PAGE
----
Thursday, 23 September 2010
Color Style Book Review
BookDepository LinkOn Ravelry
Types of patterns: Garments and Accessories
Number of Patterns: 17 Pullover (6); Fingerless gloves (1); Socks (1); Cardigan (3); Scarf (1); Gloves (1); Cushion (1); Tank Top (1); Mittens (1); Bag (1)
Split of patterns: Women but see comments.
Size Range: 33-50, most patterns have a reasonable stretch of sizes
Colour/Black & White: colour photographs and colour charts
Schematics: yes for all patterns it really matters for
Target Audience: Intermeditate to advanced.
How to knit guide: some of the basics in the regular Interweave Knits Glossary
Experimental/Classical/Modern: Mostly classical stuff with some modern thrown in
It's an interesting mix of patterns
Gee's Bend Pullover by Mary Jane Mucklestone. For people who like sewing, you make a back centre panel, a front centre panel and two side panels and sleeves and you sew them all up. There's no real shaping, it doesn't appeal to me from the pictures but it might be an interesting men's pattern. It's staggered stripes that breaks up the horizontal lines. Intereseting but not impressive.
Holi Mitts by Jaya Srikrishnan, a slip stitch pair of fingerless mittens. would be an interesting use of leftovers. One plain yarn and two variagated yarns make this interesting and fun.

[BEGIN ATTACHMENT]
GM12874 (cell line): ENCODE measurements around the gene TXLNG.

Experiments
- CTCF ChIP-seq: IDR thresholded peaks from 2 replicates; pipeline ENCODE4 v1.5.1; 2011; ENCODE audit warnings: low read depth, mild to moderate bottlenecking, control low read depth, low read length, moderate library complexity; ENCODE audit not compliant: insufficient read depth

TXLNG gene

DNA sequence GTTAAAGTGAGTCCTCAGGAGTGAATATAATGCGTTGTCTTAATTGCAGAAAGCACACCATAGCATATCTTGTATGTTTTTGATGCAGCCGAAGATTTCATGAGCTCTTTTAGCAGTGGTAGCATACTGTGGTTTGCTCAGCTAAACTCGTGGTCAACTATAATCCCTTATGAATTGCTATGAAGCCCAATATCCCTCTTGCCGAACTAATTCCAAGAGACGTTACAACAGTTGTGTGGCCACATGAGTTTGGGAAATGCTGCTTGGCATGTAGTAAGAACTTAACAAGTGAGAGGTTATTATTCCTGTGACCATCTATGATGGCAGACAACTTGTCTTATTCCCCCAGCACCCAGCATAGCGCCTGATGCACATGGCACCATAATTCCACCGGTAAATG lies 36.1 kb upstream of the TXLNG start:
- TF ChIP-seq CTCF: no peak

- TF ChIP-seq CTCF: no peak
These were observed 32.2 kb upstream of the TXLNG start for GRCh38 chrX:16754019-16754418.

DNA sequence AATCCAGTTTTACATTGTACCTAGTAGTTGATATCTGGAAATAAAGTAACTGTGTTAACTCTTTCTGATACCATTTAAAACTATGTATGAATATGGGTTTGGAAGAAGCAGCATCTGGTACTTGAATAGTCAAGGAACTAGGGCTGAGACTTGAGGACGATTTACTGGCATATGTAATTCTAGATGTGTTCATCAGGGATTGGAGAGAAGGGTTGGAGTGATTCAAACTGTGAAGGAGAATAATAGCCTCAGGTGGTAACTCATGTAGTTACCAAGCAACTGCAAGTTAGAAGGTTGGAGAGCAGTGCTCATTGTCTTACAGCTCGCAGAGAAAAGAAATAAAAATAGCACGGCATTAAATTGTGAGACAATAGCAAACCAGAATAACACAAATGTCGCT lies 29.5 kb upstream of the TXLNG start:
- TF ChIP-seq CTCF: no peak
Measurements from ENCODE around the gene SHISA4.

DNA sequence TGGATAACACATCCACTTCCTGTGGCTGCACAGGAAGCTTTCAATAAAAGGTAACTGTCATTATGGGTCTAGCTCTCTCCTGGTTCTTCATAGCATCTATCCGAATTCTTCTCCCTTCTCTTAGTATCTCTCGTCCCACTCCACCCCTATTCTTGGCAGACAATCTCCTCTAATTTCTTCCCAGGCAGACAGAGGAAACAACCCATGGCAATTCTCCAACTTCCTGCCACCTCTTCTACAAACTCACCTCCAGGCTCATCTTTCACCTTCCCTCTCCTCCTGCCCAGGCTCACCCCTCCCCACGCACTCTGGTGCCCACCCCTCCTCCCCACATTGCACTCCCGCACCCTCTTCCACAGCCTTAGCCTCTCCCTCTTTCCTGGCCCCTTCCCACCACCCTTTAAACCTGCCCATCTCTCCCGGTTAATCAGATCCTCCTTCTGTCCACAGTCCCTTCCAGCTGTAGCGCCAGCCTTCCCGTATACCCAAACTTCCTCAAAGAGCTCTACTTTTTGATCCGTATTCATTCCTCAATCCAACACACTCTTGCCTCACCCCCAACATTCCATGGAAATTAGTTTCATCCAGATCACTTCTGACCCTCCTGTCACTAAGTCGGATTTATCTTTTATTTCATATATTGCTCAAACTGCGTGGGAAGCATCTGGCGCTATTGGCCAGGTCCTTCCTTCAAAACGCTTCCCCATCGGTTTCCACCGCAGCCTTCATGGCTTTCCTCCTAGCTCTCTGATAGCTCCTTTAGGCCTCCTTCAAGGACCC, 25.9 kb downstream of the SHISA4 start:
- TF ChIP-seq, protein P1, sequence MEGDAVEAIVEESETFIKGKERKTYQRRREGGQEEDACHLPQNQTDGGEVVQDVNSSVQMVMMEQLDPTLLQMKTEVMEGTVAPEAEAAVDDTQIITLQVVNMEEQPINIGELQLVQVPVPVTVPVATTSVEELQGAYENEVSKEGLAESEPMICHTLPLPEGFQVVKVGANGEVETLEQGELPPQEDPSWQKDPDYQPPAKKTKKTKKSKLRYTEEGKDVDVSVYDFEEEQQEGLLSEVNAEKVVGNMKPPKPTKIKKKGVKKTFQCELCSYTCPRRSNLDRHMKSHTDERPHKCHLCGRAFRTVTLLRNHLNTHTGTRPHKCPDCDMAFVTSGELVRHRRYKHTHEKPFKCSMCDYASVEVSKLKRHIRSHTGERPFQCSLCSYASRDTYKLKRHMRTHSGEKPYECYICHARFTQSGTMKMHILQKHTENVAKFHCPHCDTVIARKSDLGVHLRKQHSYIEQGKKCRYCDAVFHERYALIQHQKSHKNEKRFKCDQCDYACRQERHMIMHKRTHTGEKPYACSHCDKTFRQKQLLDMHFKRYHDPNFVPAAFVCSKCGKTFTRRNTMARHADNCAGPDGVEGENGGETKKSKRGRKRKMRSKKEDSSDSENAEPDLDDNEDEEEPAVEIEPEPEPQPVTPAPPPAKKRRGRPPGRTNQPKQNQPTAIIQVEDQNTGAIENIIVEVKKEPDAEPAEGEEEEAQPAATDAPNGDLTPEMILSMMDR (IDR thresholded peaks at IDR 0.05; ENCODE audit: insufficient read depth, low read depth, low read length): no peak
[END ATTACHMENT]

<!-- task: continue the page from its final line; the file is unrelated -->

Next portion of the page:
Mohair Fair Isle by Mari Lynn Patrick, worked in the flat to the bodice and then half the sleeves and the front or back worked to the neck, has bell sleeves with a colour stripe along the end and a colourwork yoke. It isn't my style.
Faux-Embroidery yoke Sweater by Robin Melanson. the sweater is worked from the neck down with floats that make it look like emboridery and a mostly plain body, if I was to knit a roundnecked jumper this would be high on the list of jumpers to knit.
Honeycomb Turtleneck by Deborah Newton is interesting, you work cuffs horizontally and then pick up stitches to the armholes and then a colourwork yoke and a turtleneck to finish, you could possibly finish earlier and it would still be an impressive piece, not on my list of patterns to try due to it being not my kind of shape, the honeycomb breaks up the horizontal lines to make it more body friendly.